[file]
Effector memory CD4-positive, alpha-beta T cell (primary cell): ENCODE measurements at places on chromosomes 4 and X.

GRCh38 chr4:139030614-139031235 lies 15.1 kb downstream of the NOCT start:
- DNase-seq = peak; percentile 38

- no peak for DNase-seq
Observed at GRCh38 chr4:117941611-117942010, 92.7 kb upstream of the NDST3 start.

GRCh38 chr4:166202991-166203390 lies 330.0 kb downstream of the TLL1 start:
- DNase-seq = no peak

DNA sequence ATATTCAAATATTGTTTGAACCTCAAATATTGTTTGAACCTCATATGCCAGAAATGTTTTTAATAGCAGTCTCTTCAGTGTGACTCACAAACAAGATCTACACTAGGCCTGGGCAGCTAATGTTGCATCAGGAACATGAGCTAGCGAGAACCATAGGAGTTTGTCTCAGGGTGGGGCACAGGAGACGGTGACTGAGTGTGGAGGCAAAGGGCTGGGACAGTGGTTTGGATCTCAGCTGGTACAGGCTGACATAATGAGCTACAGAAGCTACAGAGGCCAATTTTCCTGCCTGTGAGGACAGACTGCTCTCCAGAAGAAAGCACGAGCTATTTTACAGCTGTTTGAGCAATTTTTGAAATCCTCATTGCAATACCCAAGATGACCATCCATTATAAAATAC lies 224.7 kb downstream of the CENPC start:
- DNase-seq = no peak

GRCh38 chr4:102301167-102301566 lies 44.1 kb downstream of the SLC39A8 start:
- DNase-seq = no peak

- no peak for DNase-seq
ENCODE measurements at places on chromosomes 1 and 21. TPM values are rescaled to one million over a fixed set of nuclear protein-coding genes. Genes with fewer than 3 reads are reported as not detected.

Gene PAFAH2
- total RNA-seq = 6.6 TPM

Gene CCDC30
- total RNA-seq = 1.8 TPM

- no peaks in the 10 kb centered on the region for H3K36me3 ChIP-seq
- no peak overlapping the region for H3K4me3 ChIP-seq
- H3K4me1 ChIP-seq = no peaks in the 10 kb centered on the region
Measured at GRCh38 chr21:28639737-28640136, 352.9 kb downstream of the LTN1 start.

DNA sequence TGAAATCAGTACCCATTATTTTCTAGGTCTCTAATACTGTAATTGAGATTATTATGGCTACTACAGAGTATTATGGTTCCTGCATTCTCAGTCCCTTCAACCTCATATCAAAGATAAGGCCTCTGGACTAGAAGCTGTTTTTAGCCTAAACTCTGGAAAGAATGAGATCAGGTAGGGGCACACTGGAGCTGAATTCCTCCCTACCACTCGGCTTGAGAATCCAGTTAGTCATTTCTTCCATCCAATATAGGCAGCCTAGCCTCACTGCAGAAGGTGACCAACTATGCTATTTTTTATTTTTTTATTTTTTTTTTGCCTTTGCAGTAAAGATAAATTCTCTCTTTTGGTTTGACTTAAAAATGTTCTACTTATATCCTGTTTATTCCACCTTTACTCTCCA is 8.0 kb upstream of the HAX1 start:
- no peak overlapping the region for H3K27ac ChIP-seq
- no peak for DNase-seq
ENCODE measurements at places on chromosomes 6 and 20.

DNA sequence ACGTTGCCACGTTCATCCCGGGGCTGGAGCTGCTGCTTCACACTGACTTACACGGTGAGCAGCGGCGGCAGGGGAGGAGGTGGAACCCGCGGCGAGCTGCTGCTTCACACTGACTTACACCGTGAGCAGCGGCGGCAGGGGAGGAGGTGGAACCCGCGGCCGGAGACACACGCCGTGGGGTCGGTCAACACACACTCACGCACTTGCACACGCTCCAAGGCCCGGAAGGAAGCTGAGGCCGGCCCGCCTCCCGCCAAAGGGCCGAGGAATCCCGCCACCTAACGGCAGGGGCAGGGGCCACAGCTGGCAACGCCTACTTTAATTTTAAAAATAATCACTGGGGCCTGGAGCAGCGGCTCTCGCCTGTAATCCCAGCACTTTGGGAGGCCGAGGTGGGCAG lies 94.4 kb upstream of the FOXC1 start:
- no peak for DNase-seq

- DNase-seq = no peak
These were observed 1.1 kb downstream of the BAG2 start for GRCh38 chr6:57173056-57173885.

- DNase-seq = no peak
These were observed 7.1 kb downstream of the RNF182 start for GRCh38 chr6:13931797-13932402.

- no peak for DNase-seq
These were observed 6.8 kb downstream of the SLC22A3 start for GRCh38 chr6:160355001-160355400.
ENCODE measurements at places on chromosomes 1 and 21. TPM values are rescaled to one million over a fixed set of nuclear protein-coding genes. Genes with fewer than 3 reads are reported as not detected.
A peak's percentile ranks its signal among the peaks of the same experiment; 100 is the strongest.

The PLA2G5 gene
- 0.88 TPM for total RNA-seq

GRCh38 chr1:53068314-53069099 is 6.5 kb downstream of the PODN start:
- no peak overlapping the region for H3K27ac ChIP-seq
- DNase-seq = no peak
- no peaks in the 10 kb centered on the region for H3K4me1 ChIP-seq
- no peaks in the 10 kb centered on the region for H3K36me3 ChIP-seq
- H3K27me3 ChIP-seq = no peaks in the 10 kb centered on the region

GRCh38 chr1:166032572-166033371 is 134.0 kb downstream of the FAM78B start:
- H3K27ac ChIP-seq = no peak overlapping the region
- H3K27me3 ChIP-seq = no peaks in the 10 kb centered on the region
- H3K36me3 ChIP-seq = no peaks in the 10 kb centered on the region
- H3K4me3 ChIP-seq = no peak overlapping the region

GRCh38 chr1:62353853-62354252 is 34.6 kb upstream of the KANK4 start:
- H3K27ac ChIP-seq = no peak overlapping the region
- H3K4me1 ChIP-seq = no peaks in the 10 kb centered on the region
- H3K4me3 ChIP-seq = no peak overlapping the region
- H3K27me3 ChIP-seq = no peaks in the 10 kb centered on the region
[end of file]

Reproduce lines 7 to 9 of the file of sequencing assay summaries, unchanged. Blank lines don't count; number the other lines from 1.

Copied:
- DNase-seq = no peak

DNA sequence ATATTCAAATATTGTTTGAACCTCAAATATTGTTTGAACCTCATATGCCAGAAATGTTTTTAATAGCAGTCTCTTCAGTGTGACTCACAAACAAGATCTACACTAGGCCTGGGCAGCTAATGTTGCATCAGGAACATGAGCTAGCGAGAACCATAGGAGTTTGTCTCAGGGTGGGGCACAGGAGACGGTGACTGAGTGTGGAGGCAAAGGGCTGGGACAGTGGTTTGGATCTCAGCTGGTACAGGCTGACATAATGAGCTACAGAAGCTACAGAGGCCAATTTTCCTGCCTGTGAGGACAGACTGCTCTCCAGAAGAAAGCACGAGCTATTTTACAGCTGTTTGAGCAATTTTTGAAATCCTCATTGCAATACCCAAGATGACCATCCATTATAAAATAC lies 224.7 kb downstream of the CENPC start:
- DNase-seq = no peak